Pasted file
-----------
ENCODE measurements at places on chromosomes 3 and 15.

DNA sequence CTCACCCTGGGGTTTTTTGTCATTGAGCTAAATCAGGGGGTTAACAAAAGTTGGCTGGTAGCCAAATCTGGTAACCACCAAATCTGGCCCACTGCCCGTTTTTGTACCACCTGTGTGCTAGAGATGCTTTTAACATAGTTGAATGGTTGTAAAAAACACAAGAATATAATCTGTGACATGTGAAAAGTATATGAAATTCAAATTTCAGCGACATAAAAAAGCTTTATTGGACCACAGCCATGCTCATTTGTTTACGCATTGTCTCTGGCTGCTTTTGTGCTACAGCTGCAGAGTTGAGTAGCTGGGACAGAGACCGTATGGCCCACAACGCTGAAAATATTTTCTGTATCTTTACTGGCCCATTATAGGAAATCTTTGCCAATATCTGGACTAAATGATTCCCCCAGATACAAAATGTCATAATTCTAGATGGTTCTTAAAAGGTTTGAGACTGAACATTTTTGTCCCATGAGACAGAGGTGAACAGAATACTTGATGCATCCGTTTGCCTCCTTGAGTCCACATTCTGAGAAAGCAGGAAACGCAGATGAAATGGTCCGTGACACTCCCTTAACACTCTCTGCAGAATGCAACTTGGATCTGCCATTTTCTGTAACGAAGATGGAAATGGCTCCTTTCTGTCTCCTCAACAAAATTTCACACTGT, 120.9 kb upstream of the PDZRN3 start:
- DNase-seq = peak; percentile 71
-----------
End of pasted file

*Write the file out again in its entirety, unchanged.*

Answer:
ENCODE measurements at places on chromosomes 3 and 15.

DNA sequence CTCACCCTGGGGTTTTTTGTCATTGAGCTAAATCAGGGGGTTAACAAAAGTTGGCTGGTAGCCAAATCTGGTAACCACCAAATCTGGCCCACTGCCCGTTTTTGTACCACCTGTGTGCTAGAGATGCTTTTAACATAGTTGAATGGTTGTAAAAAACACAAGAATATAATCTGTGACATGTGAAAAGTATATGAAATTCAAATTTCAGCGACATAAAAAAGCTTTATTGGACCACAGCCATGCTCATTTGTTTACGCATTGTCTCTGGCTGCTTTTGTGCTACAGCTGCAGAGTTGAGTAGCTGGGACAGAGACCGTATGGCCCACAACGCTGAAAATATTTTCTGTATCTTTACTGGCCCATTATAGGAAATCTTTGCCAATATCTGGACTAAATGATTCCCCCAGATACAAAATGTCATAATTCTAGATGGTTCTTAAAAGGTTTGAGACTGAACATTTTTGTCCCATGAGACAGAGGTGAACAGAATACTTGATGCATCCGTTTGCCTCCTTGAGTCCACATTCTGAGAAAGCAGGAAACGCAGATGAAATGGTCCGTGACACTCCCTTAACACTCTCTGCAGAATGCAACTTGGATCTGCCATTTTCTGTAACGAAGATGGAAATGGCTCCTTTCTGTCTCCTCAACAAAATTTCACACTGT, 120.9 kb upstream of the PDZRN3 start:
- DNase-seq = peak; percentile 71